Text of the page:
Lifestyle

Collectors Are Aware Of Ornamental Plants

The ornamental plant business does provide many advantages because now there are more and more people beginning to grow and cultivate varieties of Tillandsia as an ornamental plant. Treatment and cultivation of tillandsia or water plants where these ornamental plants have now become the target of collectors of ornamental plants are quite easy. According to information circulating, Tillandsia is included in a genus of about 650 of the species which has perennial and green flowering plants. These plants include the Bromeliaceous family from tropical forests, moist mountains and deserts with the dry condition in Central and South part of America and in the West part of Indies. One of the famous water plants is the Spanish Moss or also known as Tillandsia Usneoides.

Ornamental Plants Considered Unique

The Tillandsia plant is considered unique. The interesting thing about this plant is that it closes their stomata during the daytime with the aim of preventing the evaporation of water on their leaves, and then it opens its stomata at night in order to improve the carbon dioxide in the body them and also release oxygen. If you want to cultivate Tillandsia, you can try it, because the cultivation of tillandsia is not too difficult. You do not have to worry about the temperature in the tropics that reaches between 32 and 40 degrees Celsius. The thing you need to note is, this plant is very sensitive to frost, except the species Tillandsia usneoides or Spanish Moss, the plant can even survive at a temperature of minus 10 degrees Celsius.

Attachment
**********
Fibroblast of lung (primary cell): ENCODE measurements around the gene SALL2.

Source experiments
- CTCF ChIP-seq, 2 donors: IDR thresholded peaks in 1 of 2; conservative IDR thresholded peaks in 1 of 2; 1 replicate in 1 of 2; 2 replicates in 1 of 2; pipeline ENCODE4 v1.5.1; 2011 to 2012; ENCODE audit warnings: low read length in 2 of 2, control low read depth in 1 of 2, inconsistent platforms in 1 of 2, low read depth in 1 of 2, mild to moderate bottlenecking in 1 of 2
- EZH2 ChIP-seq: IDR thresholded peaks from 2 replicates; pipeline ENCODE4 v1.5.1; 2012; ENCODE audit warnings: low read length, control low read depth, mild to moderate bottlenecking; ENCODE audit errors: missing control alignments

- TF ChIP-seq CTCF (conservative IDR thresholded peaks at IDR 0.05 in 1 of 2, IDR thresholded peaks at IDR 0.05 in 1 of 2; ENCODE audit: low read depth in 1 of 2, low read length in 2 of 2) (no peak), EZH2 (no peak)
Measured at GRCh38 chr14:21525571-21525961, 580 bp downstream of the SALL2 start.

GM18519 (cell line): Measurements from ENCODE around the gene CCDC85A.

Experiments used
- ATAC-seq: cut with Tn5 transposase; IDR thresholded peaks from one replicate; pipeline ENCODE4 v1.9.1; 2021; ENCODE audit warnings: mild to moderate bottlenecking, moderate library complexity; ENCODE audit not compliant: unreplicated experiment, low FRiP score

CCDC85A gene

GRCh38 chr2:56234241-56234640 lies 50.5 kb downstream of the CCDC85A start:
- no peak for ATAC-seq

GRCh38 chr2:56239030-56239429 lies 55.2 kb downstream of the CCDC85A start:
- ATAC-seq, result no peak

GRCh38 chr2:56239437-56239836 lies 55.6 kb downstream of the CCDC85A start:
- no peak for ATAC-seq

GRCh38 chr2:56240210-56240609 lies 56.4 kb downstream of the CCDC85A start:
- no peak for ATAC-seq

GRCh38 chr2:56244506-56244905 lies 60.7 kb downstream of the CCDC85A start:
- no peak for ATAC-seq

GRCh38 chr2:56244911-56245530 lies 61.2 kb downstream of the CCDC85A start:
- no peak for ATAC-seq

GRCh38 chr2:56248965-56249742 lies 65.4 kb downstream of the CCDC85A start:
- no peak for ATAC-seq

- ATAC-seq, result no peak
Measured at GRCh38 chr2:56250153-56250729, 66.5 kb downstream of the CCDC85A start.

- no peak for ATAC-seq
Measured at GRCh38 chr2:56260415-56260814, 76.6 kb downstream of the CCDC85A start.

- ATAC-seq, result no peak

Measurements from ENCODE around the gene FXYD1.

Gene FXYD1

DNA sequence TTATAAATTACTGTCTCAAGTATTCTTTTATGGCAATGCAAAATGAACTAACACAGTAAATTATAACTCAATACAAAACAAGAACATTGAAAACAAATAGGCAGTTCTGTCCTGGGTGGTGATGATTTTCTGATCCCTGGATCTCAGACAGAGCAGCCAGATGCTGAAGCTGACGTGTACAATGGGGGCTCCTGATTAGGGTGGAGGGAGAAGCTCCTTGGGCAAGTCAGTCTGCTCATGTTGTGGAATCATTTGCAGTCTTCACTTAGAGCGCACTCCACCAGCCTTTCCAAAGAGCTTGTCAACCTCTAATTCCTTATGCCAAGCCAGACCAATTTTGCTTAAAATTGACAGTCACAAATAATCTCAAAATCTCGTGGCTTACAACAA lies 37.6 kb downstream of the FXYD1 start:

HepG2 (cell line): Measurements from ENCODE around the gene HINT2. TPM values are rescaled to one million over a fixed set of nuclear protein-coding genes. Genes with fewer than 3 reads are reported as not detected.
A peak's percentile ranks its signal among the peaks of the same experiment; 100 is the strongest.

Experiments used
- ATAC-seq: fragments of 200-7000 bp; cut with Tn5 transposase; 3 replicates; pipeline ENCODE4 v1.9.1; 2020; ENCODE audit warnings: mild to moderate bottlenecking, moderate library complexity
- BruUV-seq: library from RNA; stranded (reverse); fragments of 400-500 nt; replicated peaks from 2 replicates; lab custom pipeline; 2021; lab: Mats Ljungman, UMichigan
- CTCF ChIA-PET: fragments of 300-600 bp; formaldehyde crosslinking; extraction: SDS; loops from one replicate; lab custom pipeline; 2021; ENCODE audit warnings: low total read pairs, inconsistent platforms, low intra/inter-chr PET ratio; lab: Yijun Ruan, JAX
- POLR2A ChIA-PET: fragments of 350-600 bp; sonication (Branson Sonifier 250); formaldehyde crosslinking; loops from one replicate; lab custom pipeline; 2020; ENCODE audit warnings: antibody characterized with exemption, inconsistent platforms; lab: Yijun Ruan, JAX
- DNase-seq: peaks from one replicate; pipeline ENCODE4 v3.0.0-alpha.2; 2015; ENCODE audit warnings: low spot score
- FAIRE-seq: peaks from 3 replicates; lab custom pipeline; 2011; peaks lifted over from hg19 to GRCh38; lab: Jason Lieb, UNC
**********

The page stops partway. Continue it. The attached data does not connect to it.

Tillandsia species generally include epiphytes, which means they can grow without soil media as they stick to other media to keep the plant alive. Most of these species absorb moisture and nutrients through the leaves, absorb rainwater, absorb moisture, and also dust, pick up nutrients from decaying leaves, and through the rest of the insect’s debris. Some types of aerial plants are moss balls or Tillandsia recurvata and Spanish moss or Tillandsia usneoides. For more information, visit Thetillandsia.com.

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